Chronic Pain

by Lori Diamos | Leave a Comment

Pain, though far from enjoyable, is something every one of us will experience at some point in our life.   In many cases pain is acute and caused by some type of trauma, incident, surgery, disease, or illness and there’s an end in sight once the healing process occurs. Chronic pain however is a different animal as this type of pain persists sometimes days, weeks, months, or even years. In fact, you may be surprised to find out chronic pain affects more people than coronary heart disease, diabetes, and cancer combined. Below is a chart from the American Academy of Pain Medicine which depicts this comparison.

Condition Number of Sufferers Source
Chronic Pain 100 million Americans Institute of Medicine of The National Academies (2)
Diabetes 25.8 million Americans

(diagnosed and estimated undiagnosed)

American Diabetes Association (3)
Coronary Heart Disease

(heart attack and chest pain)

Stroke

16.3 million Americans

 

7.0 million Americans

American Heart Association (4)
Cancer 11.9 million Americans American Cancer Society (5)

 

Low back pain is a common type of chronic pain frequently treated in physical therapy.In a report from the National Center for Health Statistics it was noted that:

  • Back pain is the leading cause of disability in Americans under 45 years old. More than 26 million Americans between the ages of 20-64 experience frequent back pain. (6)
  • Adults with low back pain are often in worse physical and mental health than people who do not have low back pain: 28% of adults with low back pain report limited activity due to a chronic condition, as compared to 10% of adults who do not have low back pain. Also, adults reporting low back pain were three times as likely to be in fair or poor health and more than four times as likely to experience serious psychological distress as people without low back pain. (6)

If you come to physical therapy for chronic back pain your therapist will typically assess your past medical history, review any reports from diagnostic imaging done, look at your posture,  assess range of motion/Flexibility/movement patterns, evaluate  muscle strength, Assess your soft tissue integrity, and review the joints above and below the back to get a sense of other deficits that may be present and impacting the  low back. Treatment is very individualized but will often focus on  educating a patient in posture, positioning, body mechanics, and appropriate adaptive strategies. Manual work will be performed to improve joint or tissue restrictions and exercises for range of motion, flexibility, strength, and stabilization will be done. Biofeedback may be tried to promote or inhibit muscle activation around painful areas and modalities for pain control may be tried such as heat, ice, ultrasound or electric stimulation. (was thinking this would look cleaner in 2 columns labeled evaluation and treament with a list of ideas under each but did not know how to format this)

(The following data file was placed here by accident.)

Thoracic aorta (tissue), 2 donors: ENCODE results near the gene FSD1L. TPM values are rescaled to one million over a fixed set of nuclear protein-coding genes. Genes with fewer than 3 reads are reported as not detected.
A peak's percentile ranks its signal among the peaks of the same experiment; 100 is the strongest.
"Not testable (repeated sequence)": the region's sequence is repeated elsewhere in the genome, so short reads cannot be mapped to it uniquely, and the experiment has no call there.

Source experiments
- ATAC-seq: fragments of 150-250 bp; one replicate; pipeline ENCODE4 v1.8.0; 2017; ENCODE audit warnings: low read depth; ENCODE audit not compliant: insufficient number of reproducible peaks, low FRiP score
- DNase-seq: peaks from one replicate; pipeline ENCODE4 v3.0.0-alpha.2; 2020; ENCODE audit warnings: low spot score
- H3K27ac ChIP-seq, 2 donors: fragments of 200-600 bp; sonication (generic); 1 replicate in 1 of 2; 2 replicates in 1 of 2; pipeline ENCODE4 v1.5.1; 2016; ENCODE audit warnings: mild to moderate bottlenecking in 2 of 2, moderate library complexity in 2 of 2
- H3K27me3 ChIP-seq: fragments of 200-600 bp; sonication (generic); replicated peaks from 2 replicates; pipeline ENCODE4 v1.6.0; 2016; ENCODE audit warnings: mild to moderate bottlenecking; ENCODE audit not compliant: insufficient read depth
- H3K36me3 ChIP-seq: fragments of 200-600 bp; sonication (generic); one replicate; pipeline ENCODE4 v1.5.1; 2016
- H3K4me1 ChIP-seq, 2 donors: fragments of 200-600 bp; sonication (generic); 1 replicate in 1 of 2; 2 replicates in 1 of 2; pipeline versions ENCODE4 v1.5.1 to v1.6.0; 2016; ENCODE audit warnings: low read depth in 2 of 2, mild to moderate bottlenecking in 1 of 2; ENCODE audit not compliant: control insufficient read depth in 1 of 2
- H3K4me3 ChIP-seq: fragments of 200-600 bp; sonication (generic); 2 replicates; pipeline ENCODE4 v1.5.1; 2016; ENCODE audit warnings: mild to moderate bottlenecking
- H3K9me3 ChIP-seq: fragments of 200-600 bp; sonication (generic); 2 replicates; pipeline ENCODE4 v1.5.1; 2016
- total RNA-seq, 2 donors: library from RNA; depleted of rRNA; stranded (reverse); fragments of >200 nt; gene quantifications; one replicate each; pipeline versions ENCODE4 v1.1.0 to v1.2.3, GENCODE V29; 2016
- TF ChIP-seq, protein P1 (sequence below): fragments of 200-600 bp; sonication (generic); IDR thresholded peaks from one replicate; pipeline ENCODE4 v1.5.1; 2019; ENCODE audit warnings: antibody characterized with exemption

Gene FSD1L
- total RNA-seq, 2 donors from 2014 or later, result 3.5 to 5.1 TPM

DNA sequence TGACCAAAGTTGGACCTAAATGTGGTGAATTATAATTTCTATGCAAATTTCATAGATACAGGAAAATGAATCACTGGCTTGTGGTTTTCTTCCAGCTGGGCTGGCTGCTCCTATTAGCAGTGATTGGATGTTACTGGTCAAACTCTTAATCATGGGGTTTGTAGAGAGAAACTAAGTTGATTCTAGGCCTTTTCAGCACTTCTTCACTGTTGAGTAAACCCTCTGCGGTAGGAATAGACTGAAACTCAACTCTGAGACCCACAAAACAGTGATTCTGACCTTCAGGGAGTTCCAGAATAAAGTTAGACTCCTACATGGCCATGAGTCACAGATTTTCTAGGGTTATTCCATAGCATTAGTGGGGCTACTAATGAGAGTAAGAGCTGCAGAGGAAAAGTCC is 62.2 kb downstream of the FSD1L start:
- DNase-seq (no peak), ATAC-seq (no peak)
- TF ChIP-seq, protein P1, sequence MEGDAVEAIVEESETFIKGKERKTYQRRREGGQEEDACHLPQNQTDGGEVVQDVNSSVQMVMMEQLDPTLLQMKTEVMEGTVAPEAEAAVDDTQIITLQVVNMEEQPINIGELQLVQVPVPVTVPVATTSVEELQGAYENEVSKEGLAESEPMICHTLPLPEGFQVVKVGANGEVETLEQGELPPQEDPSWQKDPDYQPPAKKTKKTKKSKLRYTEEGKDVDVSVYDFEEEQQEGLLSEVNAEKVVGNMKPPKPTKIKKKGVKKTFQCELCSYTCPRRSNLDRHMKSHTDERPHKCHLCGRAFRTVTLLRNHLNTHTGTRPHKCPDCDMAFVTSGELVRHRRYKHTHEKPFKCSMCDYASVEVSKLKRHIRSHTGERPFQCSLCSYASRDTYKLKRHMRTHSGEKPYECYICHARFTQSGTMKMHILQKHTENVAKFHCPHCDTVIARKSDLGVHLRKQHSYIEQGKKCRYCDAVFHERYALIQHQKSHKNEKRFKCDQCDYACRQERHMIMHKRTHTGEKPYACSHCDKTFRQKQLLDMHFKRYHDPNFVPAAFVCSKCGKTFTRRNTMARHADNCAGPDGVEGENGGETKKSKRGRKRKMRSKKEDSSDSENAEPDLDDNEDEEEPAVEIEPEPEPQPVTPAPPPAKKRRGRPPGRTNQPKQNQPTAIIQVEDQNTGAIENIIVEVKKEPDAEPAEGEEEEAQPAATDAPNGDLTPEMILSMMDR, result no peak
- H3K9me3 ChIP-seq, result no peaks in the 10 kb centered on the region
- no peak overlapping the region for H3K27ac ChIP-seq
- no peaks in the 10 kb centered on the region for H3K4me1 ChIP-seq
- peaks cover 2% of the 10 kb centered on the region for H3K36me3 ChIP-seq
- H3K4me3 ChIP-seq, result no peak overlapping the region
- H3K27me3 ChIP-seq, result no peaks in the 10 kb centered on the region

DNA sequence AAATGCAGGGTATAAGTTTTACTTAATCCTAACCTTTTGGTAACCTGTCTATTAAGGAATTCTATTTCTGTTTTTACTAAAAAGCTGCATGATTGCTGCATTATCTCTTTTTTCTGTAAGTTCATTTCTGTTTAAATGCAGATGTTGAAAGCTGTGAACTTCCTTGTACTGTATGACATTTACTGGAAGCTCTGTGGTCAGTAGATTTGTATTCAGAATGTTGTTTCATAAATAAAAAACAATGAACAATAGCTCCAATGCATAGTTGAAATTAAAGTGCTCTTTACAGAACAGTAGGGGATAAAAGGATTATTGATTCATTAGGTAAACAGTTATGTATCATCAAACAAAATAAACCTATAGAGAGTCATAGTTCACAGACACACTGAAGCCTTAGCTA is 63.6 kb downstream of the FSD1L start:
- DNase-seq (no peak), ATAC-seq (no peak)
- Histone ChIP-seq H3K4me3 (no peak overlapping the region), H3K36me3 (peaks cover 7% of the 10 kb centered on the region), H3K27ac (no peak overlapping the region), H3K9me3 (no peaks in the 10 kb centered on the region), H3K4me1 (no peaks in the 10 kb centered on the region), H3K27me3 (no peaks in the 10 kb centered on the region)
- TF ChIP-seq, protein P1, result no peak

A therapist’s expertise in the physical and structural components mentioned above are not always enough to either improve or eliminate chronic low back pain. Make sure to address the whole you to maximize recovery efforts as there are a range of non-physical factors such as diet, stress, fear, depression, poor job satisfaction and what people with low back pain think is wrong with their back that are at least as important in the prognosis of a person with low back pain. Chronic pain is multifactorial so make sure you cover all your bases. Assemble the best team possible to meet your needs which may include a medical doctor, physical therapist, massage therapist, psychologist, acupuncturist, nutritionist, naturopath, herbalist, chiropractor, personal trainer and/or a spiritual leader depending on your beliefs. Take a moment and let us know what helped you to improve  your chronic pain.

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